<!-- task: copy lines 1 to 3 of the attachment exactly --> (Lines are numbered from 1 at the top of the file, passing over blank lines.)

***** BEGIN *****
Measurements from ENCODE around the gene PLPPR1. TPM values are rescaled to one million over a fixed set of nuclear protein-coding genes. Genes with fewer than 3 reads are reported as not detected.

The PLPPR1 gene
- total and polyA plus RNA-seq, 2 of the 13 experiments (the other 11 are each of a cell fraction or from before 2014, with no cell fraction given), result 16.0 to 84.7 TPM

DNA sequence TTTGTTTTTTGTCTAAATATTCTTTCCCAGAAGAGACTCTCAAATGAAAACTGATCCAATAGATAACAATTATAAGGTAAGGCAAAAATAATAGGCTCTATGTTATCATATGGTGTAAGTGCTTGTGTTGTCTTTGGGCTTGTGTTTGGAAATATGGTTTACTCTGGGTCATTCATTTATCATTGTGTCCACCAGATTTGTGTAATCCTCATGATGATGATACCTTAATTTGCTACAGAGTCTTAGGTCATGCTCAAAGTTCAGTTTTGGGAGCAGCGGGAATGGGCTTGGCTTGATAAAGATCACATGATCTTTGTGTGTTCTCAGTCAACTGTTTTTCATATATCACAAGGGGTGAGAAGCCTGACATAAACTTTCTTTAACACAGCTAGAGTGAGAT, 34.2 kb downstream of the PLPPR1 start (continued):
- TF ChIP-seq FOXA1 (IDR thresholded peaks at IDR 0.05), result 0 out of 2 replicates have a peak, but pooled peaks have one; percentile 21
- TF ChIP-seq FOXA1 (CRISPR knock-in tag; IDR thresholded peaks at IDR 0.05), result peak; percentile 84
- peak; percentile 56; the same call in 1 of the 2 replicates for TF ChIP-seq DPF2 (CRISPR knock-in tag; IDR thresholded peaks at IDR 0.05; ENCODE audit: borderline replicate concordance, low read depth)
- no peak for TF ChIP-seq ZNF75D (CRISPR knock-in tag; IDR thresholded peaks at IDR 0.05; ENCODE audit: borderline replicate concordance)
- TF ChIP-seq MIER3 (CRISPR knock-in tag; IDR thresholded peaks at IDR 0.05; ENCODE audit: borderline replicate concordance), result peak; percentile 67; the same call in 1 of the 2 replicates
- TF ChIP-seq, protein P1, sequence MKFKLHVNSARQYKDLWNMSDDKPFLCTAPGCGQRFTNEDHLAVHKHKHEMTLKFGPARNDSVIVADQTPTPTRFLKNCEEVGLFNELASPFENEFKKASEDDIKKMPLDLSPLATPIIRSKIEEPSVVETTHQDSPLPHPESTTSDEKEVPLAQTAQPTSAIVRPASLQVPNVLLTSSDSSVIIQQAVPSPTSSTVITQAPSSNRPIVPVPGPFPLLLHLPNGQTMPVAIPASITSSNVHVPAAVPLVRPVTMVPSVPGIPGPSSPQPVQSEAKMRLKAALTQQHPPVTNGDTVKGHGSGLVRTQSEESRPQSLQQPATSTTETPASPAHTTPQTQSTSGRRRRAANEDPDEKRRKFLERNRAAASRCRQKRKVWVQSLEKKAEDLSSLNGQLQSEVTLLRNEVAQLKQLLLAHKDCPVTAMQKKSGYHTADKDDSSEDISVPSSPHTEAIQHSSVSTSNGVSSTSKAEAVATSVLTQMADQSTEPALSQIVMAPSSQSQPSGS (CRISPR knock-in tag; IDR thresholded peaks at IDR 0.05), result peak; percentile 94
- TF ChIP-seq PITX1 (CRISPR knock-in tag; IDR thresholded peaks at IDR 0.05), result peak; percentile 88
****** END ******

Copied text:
Measurements from ENCODE around the gene PLPPR1. TPM values are rescaled to one million over a fixed set of nuclear protein-coding genes. Genes with fewer than 3 reads are reported as not detected.

The PLPPR1 gene
- total and polyA plus RNA-seq, 2 of the 13 experiments (the other 11 are each of a cell fraction or from before 2014, with no cell fraction given), result 16.0 to 84.7 TPM